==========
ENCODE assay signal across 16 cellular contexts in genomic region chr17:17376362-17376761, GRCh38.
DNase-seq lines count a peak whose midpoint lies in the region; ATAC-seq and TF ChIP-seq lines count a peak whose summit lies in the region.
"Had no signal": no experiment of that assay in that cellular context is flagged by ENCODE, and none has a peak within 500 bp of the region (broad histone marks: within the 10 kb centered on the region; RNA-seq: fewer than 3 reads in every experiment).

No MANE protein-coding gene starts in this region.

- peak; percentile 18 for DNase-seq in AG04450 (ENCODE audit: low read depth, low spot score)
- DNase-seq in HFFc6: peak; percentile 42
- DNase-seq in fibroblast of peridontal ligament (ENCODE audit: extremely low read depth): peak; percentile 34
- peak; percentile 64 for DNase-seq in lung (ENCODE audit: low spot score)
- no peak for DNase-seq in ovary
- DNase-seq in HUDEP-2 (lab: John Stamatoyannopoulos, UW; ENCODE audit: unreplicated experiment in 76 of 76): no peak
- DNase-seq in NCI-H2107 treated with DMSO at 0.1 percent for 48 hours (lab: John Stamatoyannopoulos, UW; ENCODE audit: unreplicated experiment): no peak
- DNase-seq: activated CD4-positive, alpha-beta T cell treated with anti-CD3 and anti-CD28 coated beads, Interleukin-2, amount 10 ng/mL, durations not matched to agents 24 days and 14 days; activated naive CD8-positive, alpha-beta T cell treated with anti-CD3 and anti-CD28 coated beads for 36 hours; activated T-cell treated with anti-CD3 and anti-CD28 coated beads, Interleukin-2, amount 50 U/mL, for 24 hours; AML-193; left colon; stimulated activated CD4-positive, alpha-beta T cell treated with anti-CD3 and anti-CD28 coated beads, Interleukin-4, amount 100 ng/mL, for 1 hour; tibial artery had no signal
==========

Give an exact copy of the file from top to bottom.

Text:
ENCODE assay signal across 16 cellular contexts in genomic region chr17:17376362-17376761, GRCh38.
DNase-seq lines count a peak whose midpoint lies in the region; ATAC-seq and TF ChIP-seq lines count a peak whose summit lies in the region.
"Had no signal": no experiment of that assay in that cellular context is flagged by ENCODE, and none has a peak within 500 bp of the region (broad histone marks: within the 10 kb centered on the region; RNA-seq: fewer than 3 reads in every experiment).

No MANE protein-coding gene starts in this region.

- peak; percentile 18 for DNase-seq in AG04450 (ENCODE audit: low read depth, low spot score)
- DNase-seq in HFFc6: peak; percentile 42
- DNase-seq in fibroblast of peridontal ligament (ENCODE audit: extremely low read depth): peak; percentile 34
- peak; percentile 64 for DNase-seq in lung (ENCODE audit: low spot score)
- no peak for DNase-seq in ovary
- DNase-seq in HUDEP-2 (lab: John Stamatoyannopoulos, UW; ENCODE audit: unreplicated experiment in 76 of 76): no peak
- DNase-seq in NCI-H2107 treated with DMSO at 0.1 percent for 48 hours (lab: John Stamatoyannopoulos, UW; ENCODE audit: unreplicated experiment): no peak
- DNase-seq: activated CD4-positive, alpha-beta T cell treated with anti-CD3 and anti-CD28 coated beads, Interleukin-2, amount 10 ng/mL, durations not matched to agents 24 days and 14 days; activated naive CD8-positive, alpha-beta T cell treated with anti-CD3 and anti-CD28 coated beads for 36 hours; activated T-cell treated with anti-CD3 and anti-CD28 coated beads, Interleukin-2, amount 50 U/mL, for 24 hours; AML-193; left colon; stimulated activated CD4-positive, alpha-beta T cell treated with anti-CD3 and anti-CD28 coated beads, Interleukin-4, amount 100 ng/mL, for 1 hour; tibial artery had no signal